20. The basic tips to survive an avalanche is to grab and hug a tree when caught in an avalanche or try to swim through the sliding snow as fast as you can.
21. Most avalanches are small with only a small amount of ice or snow, but in huge mountains like the Alps or the Himalayas, avalanches can be really huge and highly destructive.
22. Small avalanches are called ‘sluffs.’ They happen all the time and are less destructive.
23. Alpine countries such as France, Switzerland, Italy, and Australia experience the most avalanches every year.
24. In America, the states of Utah, Colorado, and Alaska experience the most avalanches.
25. In 1970, an avalanche was triggered by an earthquake, killing around 22,000 people in Peru.
26. Avalanches may start off with very little ice or snow, but they gather mass as they slide further, getting deadlier and heavier as they slide down the slope.
27. An experienced avalanche forecaster can accurately predict an avalanche before it begins. Such an experienced forecaster often works in the field to gather information about snowpacks with remotely accessed weather data tools, details about historical weather, and avalanche databases.
28. Such forecasters are in heavy demand along mountain highways, ski areas, and in areas used for snowmobiling.
29. In some areas where avalanches occur frequently, dams or wedges are built to divert the cascading snow or ice.
30. In 1999 in Montroc, France, an avalanche caused the death of 12 people in their chalets after they were buried in 100,000 tons of snow.
31. In the 1950-51 winter season, around 265 people were killed in avalanches in the Alps of Germany, Italy, Switzerland, France, and Austria. The avalanches were together referred to as the ‘Winter of Terror’.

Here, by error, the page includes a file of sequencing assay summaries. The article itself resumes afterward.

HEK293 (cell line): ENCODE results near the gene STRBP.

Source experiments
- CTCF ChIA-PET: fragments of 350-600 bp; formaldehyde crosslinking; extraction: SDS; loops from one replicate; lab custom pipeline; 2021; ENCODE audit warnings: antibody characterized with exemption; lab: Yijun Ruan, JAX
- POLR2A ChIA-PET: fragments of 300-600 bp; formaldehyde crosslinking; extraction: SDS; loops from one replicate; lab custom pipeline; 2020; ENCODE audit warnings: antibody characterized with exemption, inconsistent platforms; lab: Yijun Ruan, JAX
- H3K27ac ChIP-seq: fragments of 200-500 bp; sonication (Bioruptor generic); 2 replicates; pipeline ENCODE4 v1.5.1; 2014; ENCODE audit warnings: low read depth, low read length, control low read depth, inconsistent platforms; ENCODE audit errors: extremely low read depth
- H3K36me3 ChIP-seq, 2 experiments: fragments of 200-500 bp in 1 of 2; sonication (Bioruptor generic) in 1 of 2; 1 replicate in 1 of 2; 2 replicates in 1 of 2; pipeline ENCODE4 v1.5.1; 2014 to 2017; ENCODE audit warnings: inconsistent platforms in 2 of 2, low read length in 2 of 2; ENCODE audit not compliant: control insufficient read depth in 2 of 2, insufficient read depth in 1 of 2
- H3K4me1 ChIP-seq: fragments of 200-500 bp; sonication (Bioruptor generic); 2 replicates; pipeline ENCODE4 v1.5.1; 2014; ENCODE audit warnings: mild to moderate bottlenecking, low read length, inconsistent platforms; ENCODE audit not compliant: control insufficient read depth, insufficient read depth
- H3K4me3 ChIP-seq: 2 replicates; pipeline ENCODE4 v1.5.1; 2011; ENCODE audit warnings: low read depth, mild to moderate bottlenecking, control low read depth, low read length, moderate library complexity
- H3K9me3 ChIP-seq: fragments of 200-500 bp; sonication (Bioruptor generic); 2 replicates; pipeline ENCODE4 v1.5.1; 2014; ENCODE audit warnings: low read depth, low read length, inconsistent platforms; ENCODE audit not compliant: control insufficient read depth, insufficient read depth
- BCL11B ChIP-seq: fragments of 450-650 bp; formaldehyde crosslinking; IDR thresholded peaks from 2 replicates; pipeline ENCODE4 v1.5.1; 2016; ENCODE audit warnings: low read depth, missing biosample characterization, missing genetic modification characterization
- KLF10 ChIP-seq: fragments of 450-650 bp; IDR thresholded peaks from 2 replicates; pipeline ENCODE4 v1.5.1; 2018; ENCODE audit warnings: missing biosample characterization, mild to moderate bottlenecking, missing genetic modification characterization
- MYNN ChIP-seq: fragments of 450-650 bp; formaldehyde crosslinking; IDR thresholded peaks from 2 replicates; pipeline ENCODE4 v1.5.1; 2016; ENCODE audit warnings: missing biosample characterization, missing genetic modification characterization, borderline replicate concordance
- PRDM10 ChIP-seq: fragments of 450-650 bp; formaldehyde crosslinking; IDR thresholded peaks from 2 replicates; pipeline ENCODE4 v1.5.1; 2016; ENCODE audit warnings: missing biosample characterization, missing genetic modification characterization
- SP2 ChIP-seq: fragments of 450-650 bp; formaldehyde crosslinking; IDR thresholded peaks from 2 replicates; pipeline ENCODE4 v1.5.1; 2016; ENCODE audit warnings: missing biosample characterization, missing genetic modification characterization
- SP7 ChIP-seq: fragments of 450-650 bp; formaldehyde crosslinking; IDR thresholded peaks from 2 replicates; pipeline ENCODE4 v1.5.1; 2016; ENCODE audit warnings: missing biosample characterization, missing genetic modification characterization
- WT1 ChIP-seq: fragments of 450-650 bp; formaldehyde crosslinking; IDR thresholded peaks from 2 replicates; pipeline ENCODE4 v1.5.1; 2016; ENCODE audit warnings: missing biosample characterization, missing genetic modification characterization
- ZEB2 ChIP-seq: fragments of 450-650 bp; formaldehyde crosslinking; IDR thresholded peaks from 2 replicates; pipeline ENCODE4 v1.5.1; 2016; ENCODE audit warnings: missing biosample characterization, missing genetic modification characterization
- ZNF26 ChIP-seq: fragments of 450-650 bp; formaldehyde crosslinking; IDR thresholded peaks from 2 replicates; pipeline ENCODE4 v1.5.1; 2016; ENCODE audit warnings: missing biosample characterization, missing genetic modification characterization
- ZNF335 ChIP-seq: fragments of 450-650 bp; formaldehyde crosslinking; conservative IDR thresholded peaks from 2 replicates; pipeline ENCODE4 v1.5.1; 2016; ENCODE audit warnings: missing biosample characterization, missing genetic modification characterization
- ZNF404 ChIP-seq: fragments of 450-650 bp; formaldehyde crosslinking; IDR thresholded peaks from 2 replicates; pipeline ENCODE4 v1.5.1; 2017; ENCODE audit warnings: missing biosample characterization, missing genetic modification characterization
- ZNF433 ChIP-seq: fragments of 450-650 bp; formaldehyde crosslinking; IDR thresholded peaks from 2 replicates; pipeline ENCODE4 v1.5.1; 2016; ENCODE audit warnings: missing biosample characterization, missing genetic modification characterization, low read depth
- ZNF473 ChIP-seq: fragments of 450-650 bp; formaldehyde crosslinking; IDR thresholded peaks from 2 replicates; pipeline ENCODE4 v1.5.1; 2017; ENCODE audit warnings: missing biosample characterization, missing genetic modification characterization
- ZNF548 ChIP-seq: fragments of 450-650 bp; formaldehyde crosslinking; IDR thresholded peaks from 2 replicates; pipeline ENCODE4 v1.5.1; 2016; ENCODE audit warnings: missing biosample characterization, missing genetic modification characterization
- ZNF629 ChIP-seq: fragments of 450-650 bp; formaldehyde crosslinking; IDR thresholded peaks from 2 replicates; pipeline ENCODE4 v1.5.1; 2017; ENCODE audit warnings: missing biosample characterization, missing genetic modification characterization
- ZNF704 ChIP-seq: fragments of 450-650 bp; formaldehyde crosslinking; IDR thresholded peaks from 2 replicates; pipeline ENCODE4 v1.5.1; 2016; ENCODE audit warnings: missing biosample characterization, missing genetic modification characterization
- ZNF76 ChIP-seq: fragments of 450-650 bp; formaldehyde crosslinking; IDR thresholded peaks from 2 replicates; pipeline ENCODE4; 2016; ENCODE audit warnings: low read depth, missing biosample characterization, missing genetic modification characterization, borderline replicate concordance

32. It is believed that around 40,000 to 80,000 soldiers died during World War I because of avalanches at the Austrian-Italian front.
33. Explosives are dropped by hand, a helicopter, or even shot by a gun to the intended targeted area to prevent an avalanche.
34. Avalanches can occur throughout the year but are generally more common in the winter months from December to April in the Northern Hemisphere.
35. A particular Avalanche event in 1916 was termed as ‘White Friday’, after it caused the death of 2000 people.
36. The Lahaul Valley Avalanche in India in 1979, killed around 200 people.
37. The Salang Avalanches in 2010 in Afghanistan were a series of 36 avalanches that killed 172 people.
38. The Mitsumata Village Avalanche in 2018 in Japan killed 155 people.
39. If caught in an avalanche while driving in a car, you must shut all doors and close the windows with seat belts tied. It is easier to find a car in snow than to find a missing person.
An avalanche is a scary natural phenomenon. Although it may look beautiful from afar, there is nothing good about it. It causes widespread destruction and death. The only way to prevent avalanches is to ban deforestation and to grow more trees.
These were some interesting facts about an avalanche for kids. It is better to educate kids about avalanches and teach them basic survival skills.